The tale that the media’s coverage of Bihar’s cycle girl tells

Many stories are waiting to be told without asking the victim to pose for her signature frame of suffering. Jyoti Kumari knows it as much as the media does.

WrittenBy:Anand Vardhan
Article image

It did finally come as if to complete a ritual. The photograph in Patna’s morning papers showed Mohan Paswan, father of Jyoti Kumari, in a lemon yellow t-shirt holding the contract paper for a film on the cycle girl’s story by Vinod Kapri. A representative of the director had visited Sirhulli village in Darbhanga district, Bihar, on May 27 to get the contract signed. They, of course, couldn’t beat the speed at which the Bhojpuri pop industry makes lyrical statements on current developments. Bhojpuri songs in praise of Jyoti’s grit, one even extolling her as the modern-day Shravan Kumar, are already out, and there is even a Hindi song.

Jyoti, 15, pedalled her purple bicycle, her injured father riding pillion, for around 1,200 km from Gurugram in Haryana to her village in Darbhanga.

They have been answering phone calls from across India, and giving interviews to the media, including international outlets like the New York Times and the BBC. High-profile visits to her village continue, sometimes at risk to their health and safety. On May 27, for instance, Madan Sahni, Bihar’s food and consumer protection minister, visited her village with a huge crowd that showed scant regard for social distancing norms. Lok Janshakti Party chief Chirag Paswan has demanded a national award for Jyoti while the Rashtriya Janata Dal leader Tejashwi Yadav has offered to bear the cost of her education.

Offers to help her in some way or the other are pouring in from across the country. Closer home, the district administration has got her enrolled in class 9 at the Pindaruch High School again. She had dropped out of school after completing class 8 last year, a decision attributed to the economic hardship of her family. The village ward member Nagendra Pawsan has promptly got a toilet built at her house under a government scheme. Moreover, she has been offered help to pursue careers as diverse as medicine, engineering, administrative services, and sports.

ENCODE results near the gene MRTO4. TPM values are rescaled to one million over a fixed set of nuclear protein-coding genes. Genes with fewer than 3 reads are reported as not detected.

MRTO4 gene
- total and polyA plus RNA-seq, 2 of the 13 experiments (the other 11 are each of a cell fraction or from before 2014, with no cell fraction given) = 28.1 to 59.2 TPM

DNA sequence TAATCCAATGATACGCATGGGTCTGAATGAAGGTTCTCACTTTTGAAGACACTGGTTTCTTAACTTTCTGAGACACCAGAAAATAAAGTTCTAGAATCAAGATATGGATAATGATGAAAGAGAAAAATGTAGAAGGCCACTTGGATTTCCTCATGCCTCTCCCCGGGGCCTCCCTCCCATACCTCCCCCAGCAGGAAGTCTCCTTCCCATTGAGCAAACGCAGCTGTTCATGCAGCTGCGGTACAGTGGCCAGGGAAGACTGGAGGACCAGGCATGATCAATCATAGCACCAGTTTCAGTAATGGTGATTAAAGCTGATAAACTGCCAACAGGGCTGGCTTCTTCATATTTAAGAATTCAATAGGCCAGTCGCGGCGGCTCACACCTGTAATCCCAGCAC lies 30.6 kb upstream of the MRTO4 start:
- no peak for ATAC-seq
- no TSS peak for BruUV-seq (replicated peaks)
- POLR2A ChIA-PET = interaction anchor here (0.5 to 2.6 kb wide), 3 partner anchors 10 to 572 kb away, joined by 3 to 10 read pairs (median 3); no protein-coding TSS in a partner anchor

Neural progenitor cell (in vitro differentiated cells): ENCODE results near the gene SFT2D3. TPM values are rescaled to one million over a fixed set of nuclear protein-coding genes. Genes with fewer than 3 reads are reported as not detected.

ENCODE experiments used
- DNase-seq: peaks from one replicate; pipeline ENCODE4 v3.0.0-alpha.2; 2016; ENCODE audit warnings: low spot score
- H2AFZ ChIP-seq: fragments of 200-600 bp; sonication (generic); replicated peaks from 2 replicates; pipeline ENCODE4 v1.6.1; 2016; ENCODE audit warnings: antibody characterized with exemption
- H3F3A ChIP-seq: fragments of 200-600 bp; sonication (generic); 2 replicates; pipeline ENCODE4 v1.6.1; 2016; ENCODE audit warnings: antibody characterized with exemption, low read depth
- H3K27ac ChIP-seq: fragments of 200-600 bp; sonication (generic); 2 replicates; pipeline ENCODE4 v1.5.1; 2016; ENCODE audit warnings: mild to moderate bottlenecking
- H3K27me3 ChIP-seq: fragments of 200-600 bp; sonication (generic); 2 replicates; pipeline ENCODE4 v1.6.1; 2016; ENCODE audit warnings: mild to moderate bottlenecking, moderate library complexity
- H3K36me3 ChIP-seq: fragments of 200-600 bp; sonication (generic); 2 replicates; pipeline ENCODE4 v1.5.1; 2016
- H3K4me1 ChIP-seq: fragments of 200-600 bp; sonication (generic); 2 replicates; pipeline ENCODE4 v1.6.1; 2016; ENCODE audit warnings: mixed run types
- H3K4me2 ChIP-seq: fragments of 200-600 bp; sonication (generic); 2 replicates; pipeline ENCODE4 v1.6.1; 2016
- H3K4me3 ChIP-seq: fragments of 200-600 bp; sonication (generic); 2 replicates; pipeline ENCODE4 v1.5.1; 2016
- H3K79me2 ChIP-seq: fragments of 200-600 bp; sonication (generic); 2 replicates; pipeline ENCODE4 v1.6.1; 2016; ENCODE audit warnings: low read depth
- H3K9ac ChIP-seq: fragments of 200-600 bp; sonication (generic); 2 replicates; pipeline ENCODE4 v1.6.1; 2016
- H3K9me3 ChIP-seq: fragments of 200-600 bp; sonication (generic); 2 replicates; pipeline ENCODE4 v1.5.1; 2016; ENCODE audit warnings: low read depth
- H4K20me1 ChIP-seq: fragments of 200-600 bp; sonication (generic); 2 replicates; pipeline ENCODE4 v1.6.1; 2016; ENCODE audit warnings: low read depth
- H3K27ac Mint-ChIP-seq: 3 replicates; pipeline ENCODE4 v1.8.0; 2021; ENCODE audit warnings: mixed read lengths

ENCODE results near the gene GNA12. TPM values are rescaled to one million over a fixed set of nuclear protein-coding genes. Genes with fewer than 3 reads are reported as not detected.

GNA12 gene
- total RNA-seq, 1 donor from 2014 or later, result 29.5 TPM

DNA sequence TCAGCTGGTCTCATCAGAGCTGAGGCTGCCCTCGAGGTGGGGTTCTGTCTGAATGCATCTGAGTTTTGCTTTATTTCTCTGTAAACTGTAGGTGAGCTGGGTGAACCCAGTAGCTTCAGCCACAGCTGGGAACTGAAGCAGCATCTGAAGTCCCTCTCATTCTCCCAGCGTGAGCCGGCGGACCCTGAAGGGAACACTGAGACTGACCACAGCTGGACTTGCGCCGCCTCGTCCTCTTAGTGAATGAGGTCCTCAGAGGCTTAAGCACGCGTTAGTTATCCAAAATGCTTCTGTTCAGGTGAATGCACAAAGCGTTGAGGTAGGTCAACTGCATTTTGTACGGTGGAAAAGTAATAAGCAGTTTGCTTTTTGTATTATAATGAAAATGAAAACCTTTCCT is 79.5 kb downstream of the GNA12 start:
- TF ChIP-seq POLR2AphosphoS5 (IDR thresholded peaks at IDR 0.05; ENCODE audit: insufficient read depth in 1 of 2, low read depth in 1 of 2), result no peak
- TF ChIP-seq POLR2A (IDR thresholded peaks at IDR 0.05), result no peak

Impressed by her stamina and cycling prowess, the Cycling Federation of India has invited Jyoti for a trial. After initial reluctance, she has expressed willingness to go for the trial even though she says she will prioritise studies. There have been offers of help from public figures as well and even regional filmstars.

Befuddled by so many offers of help, Jyoti’s father told BBC, “I have one girl, how many places can I send her to? All are saying that they would ensure a job and house for her but how many places can my daughter go to?”

The BBC report focuses on how Jyoti’s village now resembles the site of a media circus like that shown in the 2010 satirical film Peepli Live. That’s an inevitability in the ripple-effect world of Indian media, where the urge to outdo the rival outlets push media houses to squeeze every bit of a potential social drama. Back in 2006, in the wake of the Prince fall-and-rescue coverage in Haryana, the sociologist Shiv Visvanathan had called it “page one-and-half story”, a story stuck between a real event (hence, deserving page one) but presented with the granular and irrelevant details of an unfolding social drama (of page 3).

However, in the race for reporting different facets of an important human interest story, the media haven’t been attentive to some details. Even with these details, Jyoti’s story is a remarkable tale of grit and initiative in this time of hardship that the lockdown has brought for a large section of migrant workers.